Taking Hawaiian Food To Another Level at Aina
When dear friends recently visited from the Midwest, I knew I wanted to take them somewhere to dine in San Francisco that would give them a taste of something new, fresh, modern, and fun.
The choice, of course, was Aina, because the odds were that they hadn’t experienced much Hawaiian cuisine in Wisconsin, and certainly none on this level.
This small gem in the Dogpatch neighborhood is always packed. In fact, at brunch, there is almost always a line out the door.
Owned by Chef Jordan Keao and his wife Cheryl Liew, and assisted by Chef de Cuisine Chris Yang, Aina’s flavors will be familiar to anyone who’s ever visited Hawaii. But the form that they take has been refined considerably, as our party found on a recent Saturday night when we dined and paid our own tab.
While the counter seats are reserved for Aina’s tasting menu, the regular dining room orders off the a la carte menu.
You must start off with the Misoyaki Spam Musubi ($11 for two pieces). You can get Spam musubi at every convenience store in Hawaii. But none that will make your jaw drop like this one does. The Spam is house-made of course, with a slightly coarser texture than the canned stuff and a whole lot more complex pork flavor. It’s topped with fried egg puree, smoked trout roe and crispy shallots for the perfect bite of softness, crispiness, saltiness and umami.
Heirloom tomatoes ($10) get an artful presentation with chunks circling the perimeter of a bowl along with dabs of creamy ricotta, charred avocado and Thai basil. A fruity-tangy li hing mui vinaigrette definitely gives it an only-in-Hawaii presence.
North Shore Street Corn ($11) gives an Asian twist to Mexican elote with the sweet Brentwood ears grilled, then smothered with umami mayo that’s like Japanese Kewpie and Korean chili flakes. You’ll want to replicate this at your next backyard barbecue.
Kiawe Smoked Char Siu Ribs ($16) are a rib lover’s dream, dressed with fermented red cabbage, puffed rice and a hail of basil. You don’t even have to get your fingers messy eating these. That’s because the meat is so tender, it really does fall off the bone in its entirety with a nudge from a knife tip. Smoky, sweet and moist, my husband, Meat Boy, could have made a meal out of these alone.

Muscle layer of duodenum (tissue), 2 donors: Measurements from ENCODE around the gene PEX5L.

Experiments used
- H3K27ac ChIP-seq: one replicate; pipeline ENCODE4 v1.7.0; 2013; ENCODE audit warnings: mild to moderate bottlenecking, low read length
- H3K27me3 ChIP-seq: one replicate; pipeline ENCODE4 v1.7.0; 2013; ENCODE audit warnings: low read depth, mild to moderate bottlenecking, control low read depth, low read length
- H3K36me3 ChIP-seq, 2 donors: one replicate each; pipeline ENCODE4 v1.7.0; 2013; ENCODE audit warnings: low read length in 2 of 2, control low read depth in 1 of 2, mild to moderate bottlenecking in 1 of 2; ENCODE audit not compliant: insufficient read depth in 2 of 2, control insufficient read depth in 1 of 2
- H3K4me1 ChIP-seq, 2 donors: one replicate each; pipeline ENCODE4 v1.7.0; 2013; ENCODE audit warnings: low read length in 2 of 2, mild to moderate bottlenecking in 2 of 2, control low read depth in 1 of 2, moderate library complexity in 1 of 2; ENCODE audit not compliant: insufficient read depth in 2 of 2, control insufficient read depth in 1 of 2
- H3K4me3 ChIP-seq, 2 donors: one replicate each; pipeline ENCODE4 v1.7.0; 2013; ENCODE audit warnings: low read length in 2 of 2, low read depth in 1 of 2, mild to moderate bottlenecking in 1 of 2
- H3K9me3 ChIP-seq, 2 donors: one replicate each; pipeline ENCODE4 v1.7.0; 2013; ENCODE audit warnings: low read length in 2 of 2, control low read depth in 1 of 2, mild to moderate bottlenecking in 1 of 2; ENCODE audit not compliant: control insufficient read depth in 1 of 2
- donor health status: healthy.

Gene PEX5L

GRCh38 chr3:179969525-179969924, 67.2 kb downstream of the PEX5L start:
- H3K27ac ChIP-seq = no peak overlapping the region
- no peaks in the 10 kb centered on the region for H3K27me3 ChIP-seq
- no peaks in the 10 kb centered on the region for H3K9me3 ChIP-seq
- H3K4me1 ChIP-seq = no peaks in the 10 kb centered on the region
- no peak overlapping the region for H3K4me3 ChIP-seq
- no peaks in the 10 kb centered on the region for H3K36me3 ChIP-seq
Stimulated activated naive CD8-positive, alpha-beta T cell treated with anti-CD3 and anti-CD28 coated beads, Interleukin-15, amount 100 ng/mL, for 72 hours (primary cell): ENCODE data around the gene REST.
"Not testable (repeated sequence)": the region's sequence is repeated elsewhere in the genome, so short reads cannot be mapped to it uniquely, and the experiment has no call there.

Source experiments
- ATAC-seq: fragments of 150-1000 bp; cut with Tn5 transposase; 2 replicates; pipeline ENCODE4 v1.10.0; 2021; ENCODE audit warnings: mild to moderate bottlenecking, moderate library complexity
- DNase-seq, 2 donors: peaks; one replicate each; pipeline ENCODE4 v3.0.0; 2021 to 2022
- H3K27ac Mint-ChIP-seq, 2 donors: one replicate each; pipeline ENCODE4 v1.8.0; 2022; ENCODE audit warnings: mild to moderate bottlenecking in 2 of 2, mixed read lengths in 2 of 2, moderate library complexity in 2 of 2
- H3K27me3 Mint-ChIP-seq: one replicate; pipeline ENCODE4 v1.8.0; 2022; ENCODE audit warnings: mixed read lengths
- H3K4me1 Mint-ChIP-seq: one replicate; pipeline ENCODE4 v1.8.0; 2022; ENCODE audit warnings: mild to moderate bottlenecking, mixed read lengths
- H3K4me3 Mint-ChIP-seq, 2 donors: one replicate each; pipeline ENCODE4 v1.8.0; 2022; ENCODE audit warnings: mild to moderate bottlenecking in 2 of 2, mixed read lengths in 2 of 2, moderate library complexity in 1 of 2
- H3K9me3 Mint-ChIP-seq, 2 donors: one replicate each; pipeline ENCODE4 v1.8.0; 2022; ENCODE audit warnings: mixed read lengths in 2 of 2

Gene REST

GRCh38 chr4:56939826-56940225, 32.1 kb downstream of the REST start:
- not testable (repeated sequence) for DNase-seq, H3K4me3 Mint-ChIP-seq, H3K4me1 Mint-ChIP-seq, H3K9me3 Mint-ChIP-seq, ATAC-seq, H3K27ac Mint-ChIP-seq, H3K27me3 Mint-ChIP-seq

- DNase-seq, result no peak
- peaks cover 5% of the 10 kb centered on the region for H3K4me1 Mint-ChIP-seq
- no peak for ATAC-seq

Charred Octopus Luau ($19) presents a tender, grilled leg with kalo (taro) cream, crunchy earthy tasting Vadouvan roasted almonds, smashed little marble potatoes, and dots of coconut gel. It would be almost Mediterranean tasting if not for the tropical sweetness of the coconut.
Saimin ($23) was nothing like we expected. Instead of a big bowl of noodles floating in an abundance of broth, this was a shallow bowl of ingredients with a bit of broth poured over everything at the table so that it was much more of an accent. The nicely chewy noodles were made with squid ink, giving them that unmistakable gray-black hue. Alongside were slices of lap cheong, beautifully rosy, shell-on Kaui shrimp, shaved bottarga and a shoyu tea egg with a yolk the color of a sunset.
Wagyu Beef Cheek ($27) was as succulent as expected, like the most tender short rib in texture. Koji mushroom barley soaked up all the wonderful smoked mushroom jus. The barley alone, with its rich earthy, meaty flavor and delightful chewiness, was a treat in and of itself.
For dessert, there are only two choices. So, naturally, we got both. The Haupia Tart ($15) is gorgeous and tastes intensely of coconut. It’s topped with an unusual sweet potato vinegar ice cream that’s sweet, creamy and has a subtle depth of tang that cuts through the richness of the tart.
Baked Black Sesame Mochi cake ($15) is tender and chewy like any good mochi should be with the added bonus of a deep nuttiness in flavor. It’s garnished with green matcha meringue shards, salted dulce de leche, fresh pluot slices and a scoop of macadamia nut ice cream.
My friends from out of town? They loved the place, of course, and had never experienced anything quite like it. It’s the best taste of Hawaii — and it’s right here in the Bay Area.